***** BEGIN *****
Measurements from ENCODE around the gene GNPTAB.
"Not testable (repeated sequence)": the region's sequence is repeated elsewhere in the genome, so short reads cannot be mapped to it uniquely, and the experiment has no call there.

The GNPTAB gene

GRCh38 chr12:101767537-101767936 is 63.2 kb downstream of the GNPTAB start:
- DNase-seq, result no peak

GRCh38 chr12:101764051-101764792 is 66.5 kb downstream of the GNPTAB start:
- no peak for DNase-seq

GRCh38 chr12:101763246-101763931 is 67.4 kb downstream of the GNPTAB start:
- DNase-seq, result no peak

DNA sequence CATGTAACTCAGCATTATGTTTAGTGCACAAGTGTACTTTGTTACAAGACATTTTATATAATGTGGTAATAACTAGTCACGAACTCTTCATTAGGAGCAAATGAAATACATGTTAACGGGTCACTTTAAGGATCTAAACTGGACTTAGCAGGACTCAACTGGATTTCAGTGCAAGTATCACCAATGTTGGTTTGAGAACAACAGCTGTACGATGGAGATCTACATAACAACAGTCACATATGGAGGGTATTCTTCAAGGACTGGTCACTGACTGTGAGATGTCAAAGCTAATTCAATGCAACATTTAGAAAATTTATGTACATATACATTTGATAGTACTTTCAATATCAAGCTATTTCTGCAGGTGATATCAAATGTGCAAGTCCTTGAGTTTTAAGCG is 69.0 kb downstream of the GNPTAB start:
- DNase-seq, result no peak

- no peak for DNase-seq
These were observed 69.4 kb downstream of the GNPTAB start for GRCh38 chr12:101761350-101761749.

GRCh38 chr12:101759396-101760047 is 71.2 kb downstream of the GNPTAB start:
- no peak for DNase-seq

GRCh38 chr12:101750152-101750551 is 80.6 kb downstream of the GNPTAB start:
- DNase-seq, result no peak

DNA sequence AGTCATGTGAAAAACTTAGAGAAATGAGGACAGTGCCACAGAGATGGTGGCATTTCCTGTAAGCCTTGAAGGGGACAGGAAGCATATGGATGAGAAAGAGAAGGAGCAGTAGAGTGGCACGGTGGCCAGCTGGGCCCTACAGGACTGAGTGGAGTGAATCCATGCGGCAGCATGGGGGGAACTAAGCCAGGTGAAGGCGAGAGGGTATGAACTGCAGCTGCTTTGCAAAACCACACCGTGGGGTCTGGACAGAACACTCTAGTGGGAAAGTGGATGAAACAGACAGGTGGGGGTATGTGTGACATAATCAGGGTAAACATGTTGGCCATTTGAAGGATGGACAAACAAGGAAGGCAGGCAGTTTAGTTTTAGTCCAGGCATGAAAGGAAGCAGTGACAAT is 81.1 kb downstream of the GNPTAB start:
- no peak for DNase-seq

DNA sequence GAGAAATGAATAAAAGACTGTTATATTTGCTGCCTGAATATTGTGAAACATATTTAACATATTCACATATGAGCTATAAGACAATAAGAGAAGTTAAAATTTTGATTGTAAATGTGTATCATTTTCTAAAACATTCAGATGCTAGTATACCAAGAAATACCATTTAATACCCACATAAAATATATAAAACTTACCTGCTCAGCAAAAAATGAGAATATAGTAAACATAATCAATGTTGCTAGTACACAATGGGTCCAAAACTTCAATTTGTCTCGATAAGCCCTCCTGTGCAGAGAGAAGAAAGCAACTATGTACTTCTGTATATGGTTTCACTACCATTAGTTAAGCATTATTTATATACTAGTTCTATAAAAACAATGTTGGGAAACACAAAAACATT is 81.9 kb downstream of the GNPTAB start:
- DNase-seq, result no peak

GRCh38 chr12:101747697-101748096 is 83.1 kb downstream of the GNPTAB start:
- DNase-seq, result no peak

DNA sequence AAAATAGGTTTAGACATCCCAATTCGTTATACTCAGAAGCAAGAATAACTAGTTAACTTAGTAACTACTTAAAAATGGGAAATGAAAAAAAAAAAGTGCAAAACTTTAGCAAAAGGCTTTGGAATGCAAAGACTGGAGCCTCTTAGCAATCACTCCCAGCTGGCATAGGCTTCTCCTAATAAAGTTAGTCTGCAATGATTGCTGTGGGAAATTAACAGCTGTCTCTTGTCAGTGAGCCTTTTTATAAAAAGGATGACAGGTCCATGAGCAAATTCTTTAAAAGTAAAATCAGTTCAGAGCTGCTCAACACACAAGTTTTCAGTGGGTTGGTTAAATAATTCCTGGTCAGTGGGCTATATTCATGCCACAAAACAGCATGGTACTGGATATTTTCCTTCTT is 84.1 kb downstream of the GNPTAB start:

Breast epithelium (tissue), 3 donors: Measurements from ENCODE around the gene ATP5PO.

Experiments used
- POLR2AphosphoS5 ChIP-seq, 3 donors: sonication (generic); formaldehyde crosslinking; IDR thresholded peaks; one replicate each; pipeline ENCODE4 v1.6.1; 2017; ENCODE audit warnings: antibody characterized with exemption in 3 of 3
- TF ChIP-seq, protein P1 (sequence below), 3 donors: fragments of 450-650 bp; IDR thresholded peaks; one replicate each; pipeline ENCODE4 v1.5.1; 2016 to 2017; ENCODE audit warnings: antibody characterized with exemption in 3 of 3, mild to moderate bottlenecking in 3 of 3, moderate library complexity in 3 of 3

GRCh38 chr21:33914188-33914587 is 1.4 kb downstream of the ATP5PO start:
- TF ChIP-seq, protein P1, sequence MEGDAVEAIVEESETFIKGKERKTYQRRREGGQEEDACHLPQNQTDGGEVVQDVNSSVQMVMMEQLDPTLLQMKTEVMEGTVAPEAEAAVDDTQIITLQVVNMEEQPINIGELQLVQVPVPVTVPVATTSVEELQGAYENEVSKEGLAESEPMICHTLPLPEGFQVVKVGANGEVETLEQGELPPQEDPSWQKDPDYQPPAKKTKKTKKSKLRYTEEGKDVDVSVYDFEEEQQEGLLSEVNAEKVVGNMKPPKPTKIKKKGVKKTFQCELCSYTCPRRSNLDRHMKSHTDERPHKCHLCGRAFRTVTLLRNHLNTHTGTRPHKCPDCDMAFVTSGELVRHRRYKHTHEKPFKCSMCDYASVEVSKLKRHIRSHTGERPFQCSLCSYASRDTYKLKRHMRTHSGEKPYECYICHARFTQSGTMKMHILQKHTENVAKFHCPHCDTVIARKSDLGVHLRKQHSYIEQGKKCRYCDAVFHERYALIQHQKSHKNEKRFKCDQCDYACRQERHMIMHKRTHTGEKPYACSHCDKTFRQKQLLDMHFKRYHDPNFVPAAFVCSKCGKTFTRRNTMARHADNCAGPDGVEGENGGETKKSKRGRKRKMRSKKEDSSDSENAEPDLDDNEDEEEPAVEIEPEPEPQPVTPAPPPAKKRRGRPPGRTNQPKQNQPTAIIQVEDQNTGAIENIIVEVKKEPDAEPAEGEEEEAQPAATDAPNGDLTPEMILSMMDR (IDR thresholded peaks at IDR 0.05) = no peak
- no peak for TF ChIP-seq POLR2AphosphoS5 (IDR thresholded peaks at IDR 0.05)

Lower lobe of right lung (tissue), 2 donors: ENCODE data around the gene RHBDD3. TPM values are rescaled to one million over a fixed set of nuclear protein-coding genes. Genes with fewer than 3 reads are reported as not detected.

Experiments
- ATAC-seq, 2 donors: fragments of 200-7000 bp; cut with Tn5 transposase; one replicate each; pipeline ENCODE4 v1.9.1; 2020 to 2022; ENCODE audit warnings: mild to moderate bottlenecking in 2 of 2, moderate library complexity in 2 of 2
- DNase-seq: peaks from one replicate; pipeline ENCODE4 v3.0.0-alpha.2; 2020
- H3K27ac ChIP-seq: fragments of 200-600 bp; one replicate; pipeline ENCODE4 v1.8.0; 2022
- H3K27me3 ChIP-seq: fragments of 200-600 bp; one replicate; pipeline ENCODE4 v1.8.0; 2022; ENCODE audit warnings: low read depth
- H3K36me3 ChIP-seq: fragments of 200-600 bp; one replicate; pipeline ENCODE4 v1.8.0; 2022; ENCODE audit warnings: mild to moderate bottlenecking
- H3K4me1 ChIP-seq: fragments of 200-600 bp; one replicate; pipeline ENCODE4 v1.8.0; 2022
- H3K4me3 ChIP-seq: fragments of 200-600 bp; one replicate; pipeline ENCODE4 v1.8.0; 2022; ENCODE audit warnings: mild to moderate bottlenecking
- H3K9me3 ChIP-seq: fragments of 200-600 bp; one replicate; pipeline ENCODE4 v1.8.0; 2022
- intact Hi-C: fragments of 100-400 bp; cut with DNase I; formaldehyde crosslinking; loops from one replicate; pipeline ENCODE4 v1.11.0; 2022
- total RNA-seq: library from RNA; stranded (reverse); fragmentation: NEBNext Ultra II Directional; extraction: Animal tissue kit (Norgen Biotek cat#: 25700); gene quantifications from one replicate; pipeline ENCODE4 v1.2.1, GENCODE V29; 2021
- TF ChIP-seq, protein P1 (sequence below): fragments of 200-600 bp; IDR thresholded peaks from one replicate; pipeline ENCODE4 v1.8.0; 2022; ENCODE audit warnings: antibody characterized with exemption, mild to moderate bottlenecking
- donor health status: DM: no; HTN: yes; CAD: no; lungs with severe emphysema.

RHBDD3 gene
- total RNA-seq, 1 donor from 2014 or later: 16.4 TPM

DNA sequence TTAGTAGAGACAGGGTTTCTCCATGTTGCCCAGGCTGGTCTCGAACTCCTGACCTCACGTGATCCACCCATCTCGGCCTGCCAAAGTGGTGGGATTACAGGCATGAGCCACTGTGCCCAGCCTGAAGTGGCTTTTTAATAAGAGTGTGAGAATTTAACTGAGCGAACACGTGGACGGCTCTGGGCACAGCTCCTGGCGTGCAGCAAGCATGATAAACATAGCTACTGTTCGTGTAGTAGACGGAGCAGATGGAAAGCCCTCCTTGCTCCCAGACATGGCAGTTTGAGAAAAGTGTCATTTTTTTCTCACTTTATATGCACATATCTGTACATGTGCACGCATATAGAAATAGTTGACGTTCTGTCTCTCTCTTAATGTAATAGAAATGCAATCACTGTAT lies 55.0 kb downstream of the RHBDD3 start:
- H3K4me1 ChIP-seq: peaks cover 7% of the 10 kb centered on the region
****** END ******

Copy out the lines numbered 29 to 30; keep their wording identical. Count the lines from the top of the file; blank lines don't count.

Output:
GRCh38 chr21:33914188-33914587 is 1.4 kb downstream of the ATP5PO start:
- TF ChIP-seq, protein P1, sequence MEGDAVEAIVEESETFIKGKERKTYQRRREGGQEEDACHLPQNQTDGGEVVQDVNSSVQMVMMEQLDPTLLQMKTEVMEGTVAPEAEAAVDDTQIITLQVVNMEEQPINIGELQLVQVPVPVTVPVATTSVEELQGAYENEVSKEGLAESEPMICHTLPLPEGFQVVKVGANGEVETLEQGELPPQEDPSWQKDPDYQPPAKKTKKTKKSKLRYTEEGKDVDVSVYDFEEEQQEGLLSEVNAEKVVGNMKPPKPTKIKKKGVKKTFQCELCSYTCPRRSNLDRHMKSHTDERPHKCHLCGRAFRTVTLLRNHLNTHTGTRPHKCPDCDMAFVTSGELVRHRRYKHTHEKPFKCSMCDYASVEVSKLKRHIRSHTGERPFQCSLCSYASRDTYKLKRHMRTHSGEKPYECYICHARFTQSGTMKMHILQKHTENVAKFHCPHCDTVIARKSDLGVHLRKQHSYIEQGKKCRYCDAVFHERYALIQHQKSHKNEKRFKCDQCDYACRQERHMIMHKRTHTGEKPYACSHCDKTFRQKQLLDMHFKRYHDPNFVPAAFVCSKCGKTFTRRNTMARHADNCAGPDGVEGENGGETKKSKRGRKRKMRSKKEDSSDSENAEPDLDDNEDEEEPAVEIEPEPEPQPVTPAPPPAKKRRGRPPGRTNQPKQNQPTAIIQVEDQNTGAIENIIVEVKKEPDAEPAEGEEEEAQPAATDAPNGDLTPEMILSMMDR (IDR thresholded peaks at IDR 0.05) = no peak